On 12 October, the European Commission and Parliament’s IMCO committee exchanged views on the proposal for a regulation on the free flow of non-personal data. The proposal aims to remove legislative and administrative barriers. It will try to reduce duplication of data storage, and ensure cross-border accessibility of data. According to the Commission, data localization restrictions prevent businesses from switching data storage and service providers in other member states, and impacts the EU data economy.
Deputy Director General of DG CONNECT, Ms Bury, expressed that this proposal is important considering the value of the EU data economy. It currently entails a value of €300 billion, and is supposed to grow eighteen times larger in the coming ten years. Ms Bury mentioned the removal of disproportionate data localization restrictions will benefit to the growth projections. She noted that there should be lock-in services for cloud service providers, and clearer legal certainty on cross-border data storage and accessibility. This would unlock benefits for SME’s and start-ups to expand the scope of their activities.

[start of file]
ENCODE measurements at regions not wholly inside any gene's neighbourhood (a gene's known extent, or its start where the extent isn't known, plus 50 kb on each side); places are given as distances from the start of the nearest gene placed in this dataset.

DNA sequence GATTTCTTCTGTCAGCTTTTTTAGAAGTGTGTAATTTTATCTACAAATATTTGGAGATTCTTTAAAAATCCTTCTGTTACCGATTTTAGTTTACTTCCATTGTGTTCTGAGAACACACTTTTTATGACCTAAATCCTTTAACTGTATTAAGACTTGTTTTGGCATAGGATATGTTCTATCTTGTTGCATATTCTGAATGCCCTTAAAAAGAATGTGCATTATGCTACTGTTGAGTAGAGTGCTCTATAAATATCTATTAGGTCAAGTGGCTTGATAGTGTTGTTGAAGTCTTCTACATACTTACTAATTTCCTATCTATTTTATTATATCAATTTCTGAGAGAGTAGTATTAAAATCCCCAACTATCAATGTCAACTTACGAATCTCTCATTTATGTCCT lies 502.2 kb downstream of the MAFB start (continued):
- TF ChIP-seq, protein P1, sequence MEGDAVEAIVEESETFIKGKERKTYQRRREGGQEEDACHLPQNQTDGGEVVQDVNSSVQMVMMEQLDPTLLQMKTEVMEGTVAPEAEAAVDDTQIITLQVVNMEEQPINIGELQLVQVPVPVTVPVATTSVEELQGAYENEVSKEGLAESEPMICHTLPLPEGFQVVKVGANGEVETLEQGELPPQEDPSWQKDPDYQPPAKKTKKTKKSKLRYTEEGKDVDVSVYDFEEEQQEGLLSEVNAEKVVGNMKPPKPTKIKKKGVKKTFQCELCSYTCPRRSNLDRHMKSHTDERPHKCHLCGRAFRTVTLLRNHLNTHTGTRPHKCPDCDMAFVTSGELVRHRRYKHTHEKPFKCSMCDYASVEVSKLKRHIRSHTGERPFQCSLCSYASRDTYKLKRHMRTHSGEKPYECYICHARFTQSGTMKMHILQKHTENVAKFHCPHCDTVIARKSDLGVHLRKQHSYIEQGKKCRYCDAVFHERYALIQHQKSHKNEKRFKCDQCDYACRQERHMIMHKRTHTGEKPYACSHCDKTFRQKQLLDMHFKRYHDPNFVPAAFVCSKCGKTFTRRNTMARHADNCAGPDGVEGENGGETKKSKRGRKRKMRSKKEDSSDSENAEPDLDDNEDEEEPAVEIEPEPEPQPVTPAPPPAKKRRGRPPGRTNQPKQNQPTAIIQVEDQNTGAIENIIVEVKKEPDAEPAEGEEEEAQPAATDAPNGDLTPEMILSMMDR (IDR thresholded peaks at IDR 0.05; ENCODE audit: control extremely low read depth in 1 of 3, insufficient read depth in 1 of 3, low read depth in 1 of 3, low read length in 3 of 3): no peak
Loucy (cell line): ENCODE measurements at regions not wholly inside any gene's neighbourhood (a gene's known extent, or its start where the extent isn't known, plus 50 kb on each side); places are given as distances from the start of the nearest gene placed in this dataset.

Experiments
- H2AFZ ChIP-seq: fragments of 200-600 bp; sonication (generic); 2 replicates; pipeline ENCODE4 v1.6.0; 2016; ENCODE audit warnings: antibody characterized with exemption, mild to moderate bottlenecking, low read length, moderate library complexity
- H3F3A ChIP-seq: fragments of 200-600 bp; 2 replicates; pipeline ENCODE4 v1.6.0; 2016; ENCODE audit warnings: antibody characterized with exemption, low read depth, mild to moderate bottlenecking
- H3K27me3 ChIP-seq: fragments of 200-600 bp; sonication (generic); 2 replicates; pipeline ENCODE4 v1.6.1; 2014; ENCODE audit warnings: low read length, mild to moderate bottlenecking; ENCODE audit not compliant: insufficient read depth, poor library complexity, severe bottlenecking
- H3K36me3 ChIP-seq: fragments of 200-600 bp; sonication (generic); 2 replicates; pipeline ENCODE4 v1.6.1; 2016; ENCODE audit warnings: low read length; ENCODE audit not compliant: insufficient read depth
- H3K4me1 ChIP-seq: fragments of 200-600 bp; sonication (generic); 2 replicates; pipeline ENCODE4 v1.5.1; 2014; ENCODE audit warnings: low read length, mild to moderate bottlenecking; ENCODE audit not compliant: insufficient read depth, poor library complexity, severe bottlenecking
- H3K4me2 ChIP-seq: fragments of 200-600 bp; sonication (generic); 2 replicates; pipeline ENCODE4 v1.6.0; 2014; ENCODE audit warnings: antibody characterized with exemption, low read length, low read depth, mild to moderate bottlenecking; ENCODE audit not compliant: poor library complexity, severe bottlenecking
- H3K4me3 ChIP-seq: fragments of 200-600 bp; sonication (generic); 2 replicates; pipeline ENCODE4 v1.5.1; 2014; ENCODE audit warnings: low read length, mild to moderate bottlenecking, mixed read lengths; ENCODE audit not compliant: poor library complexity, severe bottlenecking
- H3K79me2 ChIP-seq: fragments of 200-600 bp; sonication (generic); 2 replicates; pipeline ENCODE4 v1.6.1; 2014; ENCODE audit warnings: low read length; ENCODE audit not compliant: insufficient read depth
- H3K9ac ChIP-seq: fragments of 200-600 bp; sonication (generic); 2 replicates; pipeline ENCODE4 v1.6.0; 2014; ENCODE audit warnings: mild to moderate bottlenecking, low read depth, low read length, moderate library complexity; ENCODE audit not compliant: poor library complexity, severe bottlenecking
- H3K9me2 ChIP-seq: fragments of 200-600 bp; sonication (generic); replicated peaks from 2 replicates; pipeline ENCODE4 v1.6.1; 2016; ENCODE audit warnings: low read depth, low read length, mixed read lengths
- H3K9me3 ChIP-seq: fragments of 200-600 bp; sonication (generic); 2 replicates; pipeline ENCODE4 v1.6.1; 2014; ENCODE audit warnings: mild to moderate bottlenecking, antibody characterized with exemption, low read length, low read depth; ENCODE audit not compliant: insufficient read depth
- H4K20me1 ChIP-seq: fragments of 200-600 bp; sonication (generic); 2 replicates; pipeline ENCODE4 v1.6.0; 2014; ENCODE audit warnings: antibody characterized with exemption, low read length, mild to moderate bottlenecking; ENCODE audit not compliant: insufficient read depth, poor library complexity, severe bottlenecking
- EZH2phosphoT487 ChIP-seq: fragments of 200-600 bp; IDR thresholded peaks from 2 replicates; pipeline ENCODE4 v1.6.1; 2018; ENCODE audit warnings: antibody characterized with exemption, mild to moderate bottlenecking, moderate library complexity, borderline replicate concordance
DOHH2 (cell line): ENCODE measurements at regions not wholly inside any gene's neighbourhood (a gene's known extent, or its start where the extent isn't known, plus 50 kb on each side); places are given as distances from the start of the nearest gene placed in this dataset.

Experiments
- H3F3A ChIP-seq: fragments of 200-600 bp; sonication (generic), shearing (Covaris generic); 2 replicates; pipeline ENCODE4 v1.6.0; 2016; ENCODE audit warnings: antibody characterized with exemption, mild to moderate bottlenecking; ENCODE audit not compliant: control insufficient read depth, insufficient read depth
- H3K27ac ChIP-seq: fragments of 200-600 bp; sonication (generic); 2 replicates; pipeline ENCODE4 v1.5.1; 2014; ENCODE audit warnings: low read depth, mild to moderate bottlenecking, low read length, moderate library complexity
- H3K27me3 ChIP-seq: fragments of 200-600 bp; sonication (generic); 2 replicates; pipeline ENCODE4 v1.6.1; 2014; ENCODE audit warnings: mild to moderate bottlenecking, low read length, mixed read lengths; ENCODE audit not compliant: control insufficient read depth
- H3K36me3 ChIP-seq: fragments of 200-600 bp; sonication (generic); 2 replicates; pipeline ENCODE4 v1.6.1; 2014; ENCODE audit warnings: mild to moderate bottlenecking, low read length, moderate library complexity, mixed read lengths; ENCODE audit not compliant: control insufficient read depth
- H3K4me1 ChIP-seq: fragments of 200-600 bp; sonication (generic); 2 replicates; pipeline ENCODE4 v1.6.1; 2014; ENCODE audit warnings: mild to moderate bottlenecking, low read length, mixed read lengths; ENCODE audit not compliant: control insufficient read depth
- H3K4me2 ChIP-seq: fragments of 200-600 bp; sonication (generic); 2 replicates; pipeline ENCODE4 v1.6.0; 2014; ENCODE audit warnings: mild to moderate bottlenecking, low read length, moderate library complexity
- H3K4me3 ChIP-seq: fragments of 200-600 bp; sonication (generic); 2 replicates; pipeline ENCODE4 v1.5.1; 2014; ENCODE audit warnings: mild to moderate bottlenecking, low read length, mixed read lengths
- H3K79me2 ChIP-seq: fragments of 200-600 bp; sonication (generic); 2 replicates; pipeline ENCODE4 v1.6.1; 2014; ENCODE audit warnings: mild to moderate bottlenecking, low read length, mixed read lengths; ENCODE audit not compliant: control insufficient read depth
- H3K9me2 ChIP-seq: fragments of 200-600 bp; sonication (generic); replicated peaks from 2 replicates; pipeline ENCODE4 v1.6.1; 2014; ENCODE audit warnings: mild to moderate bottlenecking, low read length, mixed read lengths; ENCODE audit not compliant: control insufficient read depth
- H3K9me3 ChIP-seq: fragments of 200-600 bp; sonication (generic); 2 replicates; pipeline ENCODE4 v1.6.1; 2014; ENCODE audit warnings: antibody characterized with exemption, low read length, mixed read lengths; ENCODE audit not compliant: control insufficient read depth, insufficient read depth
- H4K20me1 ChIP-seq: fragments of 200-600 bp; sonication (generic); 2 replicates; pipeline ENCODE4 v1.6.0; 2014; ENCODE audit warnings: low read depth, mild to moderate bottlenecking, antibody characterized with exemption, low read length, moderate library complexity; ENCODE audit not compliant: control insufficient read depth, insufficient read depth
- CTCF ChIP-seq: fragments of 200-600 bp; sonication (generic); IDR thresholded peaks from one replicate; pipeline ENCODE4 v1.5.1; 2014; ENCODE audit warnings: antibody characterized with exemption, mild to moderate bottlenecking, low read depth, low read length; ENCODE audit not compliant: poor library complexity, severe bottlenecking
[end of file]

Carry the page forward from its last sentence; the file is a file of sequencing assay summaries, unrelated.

In response, MEPs raised two particular issues. Ms Stihler (S&D) and Mr Schwab (EPP) addressed the possible overlap with the GDPR. Ms Charanzova (ALDE) asked what the exceptions entail, and they will be assessed. With regards to GDPR, Ms Bury stated there is no cross-over between non-personal data and the GDPR. As the GDPR is solely focusing on personal data, the two regulations interact and complement each other.
With regards to the exceptions, they will only be in place when a member state can show the removal of data localization restrictions is in breach with the public security. She stressed that member states should always refer to the transparency directive, and the same proportionality assessments should apply for all.
Click here to watch last week’s IMCO committee meeting.